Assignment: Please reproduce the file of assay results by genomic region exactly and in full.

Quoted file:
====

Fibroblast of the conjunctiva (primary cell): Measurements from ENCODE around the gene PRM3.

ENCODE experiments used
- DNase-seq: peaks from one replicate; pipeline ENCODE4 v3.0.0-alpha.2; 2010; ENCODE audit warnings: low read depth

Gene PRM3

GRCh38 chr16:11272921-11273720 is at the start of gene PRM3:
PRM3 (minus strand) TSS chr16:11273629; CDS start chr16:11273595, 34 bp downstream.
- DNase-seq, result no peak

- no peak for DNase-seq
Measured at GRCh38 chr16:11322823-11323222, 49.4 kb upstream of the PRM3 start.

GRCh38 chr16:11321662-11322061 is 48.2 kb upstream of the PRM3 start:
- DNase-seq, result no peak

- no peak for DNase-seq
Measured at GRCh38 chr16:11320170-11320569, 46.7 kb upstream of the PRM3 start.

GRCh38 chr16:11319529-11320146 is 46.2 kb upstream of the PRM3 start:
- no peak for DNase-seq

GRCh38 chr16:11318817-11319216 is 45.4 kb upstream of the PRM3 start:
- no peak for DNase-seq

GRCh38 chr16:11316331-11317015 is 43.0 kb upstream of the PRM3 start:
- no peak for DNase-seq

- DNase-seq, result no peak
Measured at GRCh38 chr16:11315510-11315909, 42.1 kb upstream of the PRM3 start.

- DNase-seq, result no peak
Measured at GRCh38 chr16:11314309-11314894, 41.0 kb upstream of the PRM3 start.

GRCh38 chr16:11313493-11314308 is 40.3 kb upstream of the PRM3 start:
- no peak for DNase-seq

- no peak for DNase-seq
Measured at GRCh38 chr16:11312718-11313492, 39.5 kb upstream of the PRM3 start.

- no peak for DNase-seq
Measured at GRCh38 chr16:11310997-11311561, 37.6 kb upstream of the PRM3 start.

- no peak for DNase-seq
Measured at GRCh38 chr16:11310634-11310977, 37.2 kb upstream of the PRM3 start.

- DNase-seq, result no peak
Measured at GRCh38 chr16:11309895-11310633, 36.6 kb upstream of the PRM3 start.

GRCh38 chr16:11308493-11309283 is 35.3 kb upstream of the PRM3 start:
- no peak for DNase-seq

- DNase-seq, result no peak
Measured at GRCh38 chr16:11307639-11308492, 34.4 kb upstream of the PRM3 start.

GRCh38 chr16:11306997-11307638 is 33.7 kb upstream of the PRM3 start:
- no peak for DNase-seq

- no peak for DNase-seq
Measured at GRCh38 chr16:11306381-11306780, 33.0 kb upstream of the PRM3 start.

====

Fibroblast of the conjunctiva (primary cell): Measurements from ENCODE around the gene PRM3.

ENCODE experiments used
- DNase-seq: peaks from one replicate; pipeline ENCODE4 v3.0.0-alpha.2; 2010; ENCODE audit warnings: low read depth

Gene PRM3

GRCh38 chr16:11272921-11273720 is at the start of gene PRM3:
PRM3 (minus strand) TSS chr16:11273629; CDS start chr16:11273595, 34 bp downstream.
- DNase-seq, result no peak

- no peak for DNase-seq
Measured at GRCh38 chr16:11322823-11323222, 49.4 kb upstream of the PRM3 start.

GRCh38 chr16:11321662-11322061 is 48.2 kb upstream of the PRM3 start:
- DNase-seq, result no peak

- no peak for DNase-seq
Measured at GRCh38 chr16:11320170-11320569, 46.7 kb upstream of the PRM3 start.

GRCh38 chr16:11319529-11320146 is 46.2 kb upstream of the PRM3 start:
- no peak for DNase-seq

GRCh38 chr16:11318817-11319216 is 45.4 kb upstream of the PRM3 start:
- no peak for DNase-seq

GRCh38 chr16:11316331-11317015 is 43.0 kb upstream of the PRM3 start:
- no peak for DNase-seq

- DNase-seq, result no peak
Measured at GRCh38 chr16:11315510-11315909, 42.1 kb upstream of the PRM3 start.

- DNase-seq, result no peak
Measured at GRCh38 chr16:11314309-11314894, 41.0 kb upstream of the PRM3 start.

GRCh38 chr16:11313493-11314308 is 40.3 kb upstream of the PRM3 start:
- no peak for DNase-seq

- no peak for DNase-seq
Measured at GRCh38 chr16:11312718-11313492, 39.5 kb upstream of the PRM3 start.

- no peak for DNase-seq
Measured at GRCh38 chr16:11310997-11311561, 37.6 kb upstream of the PRM3 start.

- no peak for DNase-seq
Measured at GRCh38 chr16:11310634-11310977, 37.2 kb upstream of the PRM3 start.

- DNase-seq, result no peak
Measured at GRCh38 chr16:11309895-11310633, 36.6 kb upstream of the PRM3 start.

GRCh38 chr16:11308493-11309283 is 35.3 kb upstream of the PRM3 start:
- no peak for DNase-seq

- DNase-seq, result no peak
Measured at GRCh38 chr16:11307639-11308492, 34.4 kb upstream of the PRM3 start.

GRCh38 chr16:11306997-11307638 is 33.7 kb upstream of the PRM3 start:
- no peak for DNase-seq

- no peak for DNase-seq
Measured at GRCh38 chr16:11306381-11306780, 33.0 kb upstream of the PRM3 start.